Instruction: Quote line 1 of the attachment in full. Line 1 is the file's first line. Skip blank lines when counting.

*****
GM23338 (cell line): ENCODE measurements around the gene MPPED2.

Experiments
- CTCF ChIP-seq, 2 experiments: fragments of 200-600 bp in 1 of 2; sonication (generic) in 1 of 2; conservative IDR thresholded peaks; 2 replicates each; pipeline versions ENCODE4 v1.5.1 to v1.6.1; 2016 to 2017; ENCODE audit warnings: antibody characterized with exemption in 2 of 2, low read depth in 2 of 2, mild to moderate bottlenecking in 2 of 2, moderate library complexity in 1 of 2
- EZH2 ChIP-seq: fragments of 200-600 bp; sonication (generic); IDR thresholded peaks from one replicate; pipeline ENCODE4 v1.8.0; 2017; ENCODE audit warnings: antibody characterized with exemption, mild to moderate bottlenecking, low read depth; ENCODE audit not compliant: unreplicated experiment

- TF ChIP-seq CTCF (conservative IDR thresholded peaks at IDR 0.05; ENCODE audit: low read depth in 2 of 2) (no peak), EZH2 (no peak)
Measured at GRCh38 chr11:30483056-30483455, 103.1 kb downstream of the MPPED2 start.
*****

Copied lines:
GM23338 (cell line): ENCODE measurements around the gene MPPED2.